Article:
It looks like any other business conference — lots of suits, name badges, a long line to the buffet — except that the 700 people who each paid $599 to be in this conference hall south of Seattle are in an industry unlike any other: marijuana.
The people at this meeting aren’t Cheech and Chong. They’ve come bearing business degrees and investor money, looking for the next great thing.
"This conference is 100 percent focused on business," said Chris Walsh, editor of the Medical Marijuana Business Daily. His publication is sponsoring the National Marijuana Business Conference. Now in its second year, attendance has doubled, and more than 30 exhibitors paid as much as $16,000 to talk about investments, equipment, legal services and accounting.
"There's a lot of other types of shows out there that are for the typical stoners," Walsh said. "This is all business and financial."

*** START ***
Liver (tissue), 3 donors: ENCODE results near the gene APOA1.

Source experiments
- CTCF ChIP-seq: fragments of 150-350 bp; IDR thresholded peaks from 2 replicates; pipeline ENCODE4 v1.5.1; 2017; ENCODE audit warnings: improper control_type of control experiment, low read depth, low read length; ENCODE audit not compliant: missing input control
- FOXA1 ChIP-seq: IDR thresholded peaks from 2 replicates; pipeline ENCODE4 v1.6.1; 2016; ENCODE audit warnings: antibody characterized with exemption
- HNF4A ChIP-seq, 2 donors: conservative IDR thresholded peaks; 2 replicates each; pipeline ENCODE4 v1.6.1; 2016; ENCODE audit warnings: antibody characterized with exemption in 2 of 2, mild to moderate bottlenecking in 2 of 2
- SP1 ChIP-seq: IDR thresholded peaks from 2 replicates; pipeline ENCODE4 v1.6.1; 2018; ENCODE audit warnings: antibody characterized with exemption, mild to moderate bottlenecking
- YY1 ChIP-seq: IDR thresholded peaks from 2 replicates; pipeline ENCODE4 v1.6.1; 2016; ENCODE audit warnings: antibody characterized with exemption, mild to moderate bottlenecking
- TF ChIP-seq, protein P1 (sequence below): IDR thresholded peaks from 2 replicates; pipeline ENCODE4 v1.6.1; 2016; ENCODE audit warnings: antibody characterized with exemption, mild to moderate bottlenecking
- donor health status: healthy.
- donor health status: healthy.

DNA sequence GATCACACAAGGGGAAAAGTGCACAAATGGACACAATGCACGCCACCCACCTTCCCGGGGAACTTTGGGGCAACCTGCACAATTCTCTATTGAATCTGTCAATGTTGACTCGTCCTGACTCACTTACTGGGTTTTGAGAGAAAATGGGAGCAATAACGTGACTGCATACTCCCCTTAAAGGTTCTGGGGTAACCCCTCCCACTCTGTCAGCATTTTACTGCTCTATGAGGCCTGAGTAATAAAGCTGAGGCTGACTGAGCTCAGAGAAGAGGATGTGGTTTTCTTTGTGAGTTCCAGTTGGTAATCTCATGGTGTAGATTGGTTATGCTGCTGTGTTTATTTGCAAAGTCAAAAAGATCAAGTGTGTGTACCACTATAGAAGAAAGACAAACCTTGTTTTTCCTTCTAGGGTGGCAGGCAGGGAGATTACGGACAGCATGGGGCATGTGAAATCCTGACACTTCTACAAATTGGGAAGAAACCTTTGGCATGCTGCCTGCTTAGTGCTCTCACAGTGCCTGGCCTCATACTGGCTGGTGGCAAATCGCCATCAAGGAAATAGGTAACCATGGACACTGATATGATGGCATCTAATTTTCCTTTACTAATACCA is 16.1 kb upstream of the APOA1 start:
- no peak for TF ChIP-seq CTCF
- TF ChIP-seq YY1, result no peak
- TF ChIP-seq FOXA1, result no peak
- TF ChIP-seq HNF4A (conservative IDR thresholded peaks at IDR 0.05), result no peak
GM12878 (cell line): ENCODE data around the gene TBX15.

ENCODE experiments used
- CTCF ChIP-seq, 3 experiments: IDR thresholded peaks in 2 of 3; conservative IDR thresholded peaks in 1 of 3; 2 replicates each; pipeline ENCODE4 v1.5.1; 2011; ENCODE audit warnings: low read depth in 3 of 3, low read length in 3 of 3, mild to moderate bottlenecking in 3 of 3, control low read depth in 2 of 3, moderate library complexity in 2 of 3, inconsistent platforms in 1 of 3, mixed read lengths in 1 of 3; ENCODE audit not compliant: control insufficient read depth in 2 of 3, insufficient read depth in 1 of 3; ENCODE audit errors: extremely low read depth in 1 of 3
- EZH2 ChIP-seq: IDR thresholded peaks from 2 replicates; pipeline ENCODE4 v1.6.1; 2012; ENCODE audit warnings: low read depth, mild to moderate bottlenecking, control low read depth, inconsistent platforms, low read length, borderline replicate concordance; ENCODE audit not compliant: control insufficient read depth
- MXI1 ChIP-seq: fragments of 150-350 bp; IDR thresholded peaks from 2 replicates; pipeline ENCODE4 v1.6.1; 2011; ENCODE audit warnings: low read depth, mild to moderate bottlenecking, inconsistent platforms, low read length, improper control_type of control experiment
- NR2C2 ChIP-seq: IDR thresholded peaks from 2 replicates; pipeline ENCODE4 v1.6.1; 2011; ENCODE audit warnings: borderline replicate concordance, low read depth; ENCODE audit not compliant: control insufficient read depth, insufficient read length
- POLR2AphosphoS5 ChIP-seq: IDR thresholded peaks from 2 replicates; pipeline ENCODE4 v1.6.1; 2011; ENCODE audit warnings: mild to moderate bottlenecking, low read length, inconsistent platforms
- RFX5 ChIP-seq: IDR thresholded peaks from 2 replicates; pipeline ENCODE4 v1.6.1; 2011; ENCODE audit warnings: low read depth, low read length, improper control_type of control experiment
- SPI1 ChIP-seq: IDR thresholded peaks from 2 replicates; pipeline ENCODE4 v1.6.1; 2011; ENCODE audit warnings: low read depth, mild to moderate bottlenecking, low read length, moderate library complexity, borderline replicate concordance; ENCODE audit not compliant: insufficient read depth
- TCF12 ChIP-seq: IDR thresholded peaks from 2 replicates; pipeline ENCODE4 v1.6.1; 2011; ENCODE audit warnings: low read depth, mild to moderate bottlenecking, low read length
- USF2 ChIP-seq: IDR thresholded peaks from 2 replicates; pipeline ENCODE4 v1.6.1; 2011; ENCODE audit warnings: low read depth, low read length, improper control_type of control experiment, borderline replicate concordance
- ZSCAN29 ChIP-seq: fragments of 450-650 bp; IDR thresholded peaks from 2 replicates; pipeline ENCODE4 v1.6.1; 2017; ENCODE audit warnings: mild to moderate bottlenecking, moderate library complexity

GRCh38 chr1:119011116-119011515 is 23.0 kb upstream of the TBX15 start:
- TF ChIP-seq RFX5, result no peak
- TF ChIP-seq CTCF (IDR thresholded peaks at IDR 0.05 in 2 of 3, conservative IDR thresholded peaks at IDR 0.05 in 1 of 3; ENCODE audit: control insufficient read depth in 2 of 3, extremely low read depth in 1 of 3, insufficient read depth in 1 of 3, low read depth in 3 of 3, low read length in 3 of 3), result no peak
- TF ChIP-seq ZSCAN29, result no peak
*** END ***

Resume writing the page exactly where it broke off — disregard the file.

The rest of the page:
The pot business is, well, growing. A Gallup poll shows that U.S. support for legalizing cannabis has reached 58 percent. Election night saw pro-marijuana laws passing in places such as Portland, Maine, and Lansing, Mich.
"It's an incredibly exciting time to be in the cannabis industry," said Tripp Keber, an investor and the managing director of Dixie Elixirs & Edibles, which sells products laced with THC (tetrahydrocannabinol, the psychoactive ingredient in pot) to medical marijuana dispensaries.
Business has tripled in 2013, according to Keber.
"Three years ago, nobody was interested in investing, but just yesterday I met with a hedge fund. I met with institutional investors," he said.